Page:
Describe the problems experienced by people living in areas at risk from desertification.
You may refer to examples which you have studied. [7]
N
S A H A R A D E S E R T S A H A R A D E S E R T
T
H
E
S
A
H E L
0 1000
km
desert
Key:
areas at risk from
desertification
In Salah
Temp (C) Rain (mm)
15
20
25
30
35
10
0
20
30
40
50
40
J F M A M J J A S O N D
Month
Abidjan
Temp (C) Rain (mm)
15
20
25
100
0
200
300
400
500
30
J F M A M J J A S O N D
Month
Ouagadougou
Temp (C) Rain (mm)
20
15
25
30
100
0
200
300
400
500
35
J F M A M J J A S O N D
Month
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Section C
Answer one question from this section.
5 (a) Study Fig. 7 which shows information about different farming systems.
Fig. 7
(i) Give one example of an extensive farming system which is shown on Fig. 7. [1]
(ii) What is meant by the terms:
A subsistence farming,
B commercial farming? [2]
(iii) Identify the following types of farming A, B and C. You should use only the farming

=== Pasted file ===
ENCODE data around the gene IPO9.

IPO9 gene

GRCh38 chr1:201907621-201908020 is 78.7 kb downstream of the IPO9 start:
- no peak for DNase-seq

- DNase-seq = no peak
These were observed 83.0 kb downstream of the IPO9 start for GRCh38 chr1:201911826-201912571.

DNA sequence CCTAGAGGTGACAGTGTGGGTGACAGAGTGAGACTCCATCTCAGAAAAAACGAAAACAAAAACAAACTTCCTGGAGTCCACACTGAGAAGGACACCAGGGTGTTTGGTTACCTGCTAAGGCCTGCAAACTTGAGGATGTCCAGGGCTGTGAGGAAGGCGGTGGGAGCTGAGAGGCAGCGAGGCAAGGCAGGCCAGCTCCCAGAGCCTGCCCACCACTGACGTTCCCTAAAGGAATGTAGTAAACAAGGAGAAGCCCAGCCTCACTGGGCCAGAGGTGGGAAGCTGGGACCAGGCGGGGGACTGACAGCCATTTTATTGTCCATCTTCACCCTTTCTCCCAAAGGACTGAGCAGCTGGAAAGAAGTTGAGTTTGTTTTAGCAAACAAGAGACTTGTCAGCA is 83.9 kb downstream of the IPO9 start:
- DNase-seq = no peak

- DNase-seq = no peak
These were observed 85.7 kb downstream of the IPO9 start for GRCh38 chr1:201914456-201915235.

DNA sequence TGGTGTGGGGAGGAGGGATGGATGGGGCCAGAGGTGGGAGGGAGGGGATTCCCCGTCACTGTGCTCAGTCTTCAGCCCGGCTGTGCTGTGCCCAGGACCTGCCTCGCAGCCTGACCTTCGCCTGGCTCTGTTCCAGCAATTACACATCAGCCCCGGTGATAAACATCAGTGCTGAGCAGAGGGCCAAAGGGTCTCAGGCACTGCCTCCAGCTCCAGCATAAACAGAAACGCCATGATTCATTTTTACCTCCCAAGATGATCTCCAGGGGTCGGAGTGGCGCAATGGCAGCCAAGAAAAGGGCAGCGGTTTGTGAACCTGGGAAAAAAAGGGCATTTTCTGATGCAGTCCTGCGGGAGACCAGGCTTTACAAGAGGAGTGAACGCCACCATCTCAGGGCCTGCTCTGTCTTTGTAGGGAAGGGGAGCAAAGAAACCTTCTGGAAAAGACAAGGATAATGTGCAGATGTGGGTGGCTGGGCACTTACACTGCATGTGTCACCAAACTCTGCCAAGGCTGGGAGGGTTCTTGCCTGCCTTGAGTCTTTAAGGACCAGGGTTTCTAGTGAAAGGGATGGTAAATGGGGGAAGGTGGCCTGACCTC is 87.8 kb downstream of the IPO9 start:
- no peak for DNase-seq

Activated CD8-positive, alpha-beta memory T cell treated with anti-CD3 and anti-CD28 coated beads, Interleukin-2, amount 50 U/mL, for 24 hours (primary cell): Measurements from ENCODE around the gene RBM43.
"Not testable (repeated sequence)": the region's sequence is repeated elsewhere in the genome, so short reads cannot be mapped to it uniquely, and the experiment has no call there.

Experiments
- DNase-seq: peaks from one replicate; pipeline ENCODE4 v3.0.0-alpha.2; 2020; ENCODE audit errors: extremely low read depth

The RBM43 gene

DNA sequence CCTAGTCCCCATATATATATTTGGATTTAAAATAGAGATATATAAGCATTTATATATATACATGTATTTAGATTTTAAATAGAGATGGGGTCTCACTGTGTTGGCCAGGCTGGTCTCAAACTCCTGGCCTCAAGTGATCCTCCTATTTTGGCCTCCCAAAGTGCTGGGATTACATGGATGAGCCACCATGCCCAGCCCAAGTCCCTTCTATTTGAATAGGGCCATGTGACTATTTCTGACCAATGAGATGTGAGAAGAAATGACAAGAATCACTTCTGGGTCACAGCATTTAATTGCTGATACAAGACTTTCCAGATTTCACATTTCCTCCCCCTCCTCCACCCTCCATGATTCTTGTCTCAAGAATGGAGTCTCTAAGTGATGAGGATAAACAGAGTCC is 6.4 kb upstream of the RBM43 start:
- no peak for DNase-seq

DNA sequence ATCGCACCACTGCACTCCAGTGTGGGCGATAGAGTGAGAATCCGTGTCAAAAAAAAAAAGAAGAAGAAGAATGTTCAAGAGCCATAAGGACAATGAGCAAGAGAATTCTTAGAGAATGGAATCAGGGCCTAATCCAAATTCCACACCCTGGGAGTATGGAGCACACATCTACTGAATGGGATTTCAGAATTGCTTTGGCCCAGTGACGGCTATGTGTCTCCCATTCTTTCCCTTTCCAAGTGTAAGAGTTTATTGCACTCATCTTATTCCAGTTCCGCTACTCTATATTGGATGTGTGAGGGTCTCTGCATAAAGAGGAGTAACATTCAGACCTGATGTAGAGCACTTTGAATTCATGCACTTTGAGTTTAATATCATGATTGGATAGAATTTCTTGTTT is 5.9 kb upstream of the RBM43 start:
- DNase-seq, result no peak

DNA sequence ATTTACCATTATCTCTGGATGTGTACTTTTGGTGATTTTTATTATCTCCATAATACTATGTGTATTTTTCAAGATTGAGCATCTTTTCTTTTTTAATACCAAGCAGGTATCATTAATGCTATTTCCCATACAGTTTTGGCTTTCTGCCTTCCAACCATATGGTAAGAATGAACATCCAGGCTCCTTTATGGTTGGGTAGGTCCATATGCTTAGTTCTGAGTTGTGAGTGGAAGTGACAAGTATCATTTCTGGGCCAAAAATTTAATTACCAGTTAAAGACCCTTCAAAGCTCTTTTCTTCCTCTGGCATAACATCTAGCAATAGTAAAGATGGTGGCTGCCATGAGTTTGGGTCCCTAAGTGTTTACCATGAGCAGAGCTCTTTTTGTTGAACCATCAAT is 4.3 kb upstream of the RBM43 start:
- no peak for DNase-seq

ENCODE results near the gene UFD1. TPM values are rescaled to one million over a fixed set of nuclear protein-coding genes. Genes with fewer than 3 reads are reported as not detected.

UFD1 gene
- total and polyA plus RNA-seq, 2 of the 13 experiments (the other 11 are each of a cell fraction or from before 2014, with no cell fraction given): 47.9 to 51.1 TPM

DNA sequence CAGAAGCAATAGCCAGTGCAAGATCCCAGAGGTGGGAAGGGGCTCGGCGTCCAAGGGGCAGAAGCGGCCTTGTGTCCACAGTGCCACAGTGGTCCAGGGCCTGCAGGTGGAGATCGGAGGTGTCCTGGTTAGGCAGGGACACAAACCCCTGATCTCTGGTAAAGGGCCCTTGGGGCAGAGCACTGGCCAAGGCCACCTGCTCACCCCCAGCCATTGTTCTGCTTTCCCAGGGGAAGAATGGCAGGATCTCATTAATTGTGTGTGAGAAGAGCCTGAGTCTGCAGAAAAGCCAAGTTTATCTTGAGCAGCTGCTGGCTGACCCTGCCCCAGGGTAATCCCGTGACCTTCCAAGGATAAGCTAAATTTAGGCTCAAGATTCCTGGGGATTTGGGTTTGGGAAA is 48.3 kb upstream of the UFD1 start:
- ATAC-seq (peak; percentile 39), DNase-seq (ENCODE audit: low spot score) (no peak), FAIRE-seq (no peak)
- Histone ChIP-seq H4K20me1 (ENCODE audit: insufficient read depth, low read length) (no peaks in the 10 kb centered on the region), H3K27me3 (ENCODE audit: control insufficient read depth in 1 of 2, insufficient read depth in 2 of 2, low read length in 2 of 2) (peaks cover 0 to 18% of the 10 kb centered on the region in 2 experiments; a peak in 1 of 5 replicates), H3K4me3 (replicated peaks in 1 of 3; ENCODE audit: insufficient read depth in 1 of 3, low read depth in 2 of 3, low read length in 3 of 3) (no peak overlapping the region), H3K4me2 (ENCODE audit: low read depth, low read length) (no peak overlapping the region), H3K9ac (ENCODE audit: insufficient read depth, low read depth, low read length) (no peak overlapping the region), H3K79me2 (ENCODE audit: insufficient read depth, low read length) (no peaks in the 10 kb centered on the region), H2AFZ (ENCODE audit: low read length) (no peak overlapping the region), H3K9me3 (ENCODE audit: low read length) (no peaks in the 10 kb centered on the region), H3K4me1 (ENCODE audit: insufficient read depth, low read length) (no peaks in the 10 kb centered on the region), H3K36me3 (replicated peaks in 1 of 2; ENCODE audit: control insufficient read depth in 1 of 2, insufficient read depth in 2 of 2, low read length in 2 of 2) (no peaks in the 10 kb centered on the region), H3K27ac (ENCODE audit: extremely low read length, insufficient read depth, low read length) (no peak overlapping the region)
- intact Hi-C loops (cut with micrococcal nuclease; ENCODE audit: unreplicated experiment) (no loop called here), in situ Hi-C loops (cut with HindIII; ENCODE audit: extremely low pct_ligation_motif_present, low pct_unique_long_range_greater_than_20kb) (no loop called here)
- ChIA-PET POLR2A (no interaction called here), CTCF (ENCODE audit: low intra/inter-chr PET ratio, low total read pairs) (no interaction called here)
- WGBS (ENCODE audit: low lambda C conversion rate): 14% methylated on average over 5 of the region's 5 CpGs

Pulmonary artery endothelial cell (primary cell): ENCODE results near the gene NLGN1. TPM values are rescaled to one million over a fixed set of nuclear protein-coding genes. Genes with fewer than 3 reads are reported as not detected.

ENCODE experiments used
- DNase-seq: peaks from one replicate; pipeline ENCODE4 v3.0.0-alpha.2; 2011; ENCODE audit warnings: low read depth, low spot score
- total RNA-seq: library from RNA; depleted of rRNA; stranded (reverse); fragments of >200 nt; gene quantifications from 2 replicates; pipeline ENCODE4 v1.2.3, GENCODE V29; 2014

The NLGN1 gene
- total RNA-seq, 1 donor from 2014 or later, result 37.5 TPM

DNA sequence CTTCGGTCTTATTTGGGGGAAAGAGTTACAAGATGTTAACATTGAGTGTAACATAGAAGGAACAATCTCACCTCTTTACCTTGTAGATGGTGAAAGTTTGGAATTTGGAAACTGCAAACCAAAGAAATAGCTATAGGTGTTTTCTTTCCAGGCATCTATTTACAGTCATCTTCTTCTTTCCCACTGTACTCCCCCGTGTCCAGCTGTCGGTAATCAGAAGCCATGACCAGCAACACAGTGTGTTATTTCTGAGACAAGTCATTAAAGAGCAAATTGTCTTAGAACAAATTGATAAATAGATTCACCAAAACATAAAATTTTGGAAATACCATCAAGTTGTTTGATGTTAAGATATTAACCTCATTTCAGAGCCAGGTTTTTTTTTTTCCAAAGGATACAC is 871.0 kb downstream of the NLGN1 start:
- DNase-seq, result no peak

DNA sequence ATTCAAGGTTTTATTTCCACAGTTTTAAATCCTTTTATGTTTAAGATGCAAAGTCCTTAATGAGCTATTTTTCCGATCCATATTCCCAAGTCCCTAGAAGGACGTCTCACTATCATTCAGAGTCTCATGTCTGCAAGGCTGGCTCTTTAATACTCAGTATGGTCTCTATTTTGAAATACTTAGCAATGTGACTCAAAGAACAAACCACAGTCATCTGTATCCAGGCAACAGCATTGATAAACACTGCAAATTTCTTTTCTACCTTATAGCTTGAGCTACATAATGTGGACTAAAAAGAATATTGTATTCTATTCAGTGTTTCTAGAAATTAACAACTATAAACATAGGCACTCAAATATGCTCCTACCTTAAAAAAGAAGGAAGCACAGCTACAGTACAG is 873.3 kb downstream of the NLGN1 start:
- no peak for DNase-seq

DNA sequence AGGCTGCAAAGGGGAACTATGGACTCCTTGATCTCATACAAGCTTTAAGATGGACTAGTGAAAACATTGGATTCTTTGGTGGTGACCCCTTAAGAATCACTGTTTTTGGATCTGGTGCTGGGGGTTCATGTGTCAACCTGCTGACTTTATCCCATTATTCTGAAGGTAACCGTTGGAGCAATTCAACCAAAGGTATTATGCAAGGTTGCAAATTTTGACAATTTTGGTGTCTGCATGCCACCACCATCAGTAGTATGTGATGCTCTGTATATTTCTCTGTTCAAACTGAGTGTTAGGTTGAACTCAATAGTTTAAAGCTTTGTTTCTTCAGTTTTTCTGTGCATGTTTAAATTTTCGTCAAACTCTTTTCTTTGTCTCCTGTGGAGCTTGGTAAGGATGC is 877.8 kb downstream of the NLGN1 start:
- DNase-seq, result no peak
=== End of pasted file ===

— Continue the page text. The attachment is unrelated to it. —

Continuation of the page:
systems named in the boxes in Fig. 7.
A The growing of fruits, vegetables and salad crops on small scale intensive farms.
B A system of monoculture in tropical areas, using large areas of land.
C The farmer moves every few years to another plot to grow crops such as manioc and
cassava. [3]
(iv) Describe the differences between intensive and extensive farming. [4]
Extensive Intensive
Dairying
Nomadic
herding
Shifting
cultivation
Ranching
Commercial
livestock
Commercial
mixed
Subsistence
crops
Market
gardening
Plantations
Dairying
Nomadic
herding
Shifting
cultivation
Ranching
Commercial
livestock
Commercial
mixed
Commercial
grains
Commercial
grains
Subsistence
crops
Market
gardening
Plantations
Profits per hectare increase
Average yields per hectare increase
Number of workers per hectare increases
Area of land used increases
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(b) Study Fig. 8 which shows land use around a village in the Gambia.
Fig. 8
(i) Describe the pattern of land use around the village shown in Fig. 8. [3]
(ii) Suggest reasons for the land use pattern around the village shown in Fig. 8. [5]
(c) There is large scale famine in some developing countries.
This may be they result of:
physical factors,
economic factors,
political factors.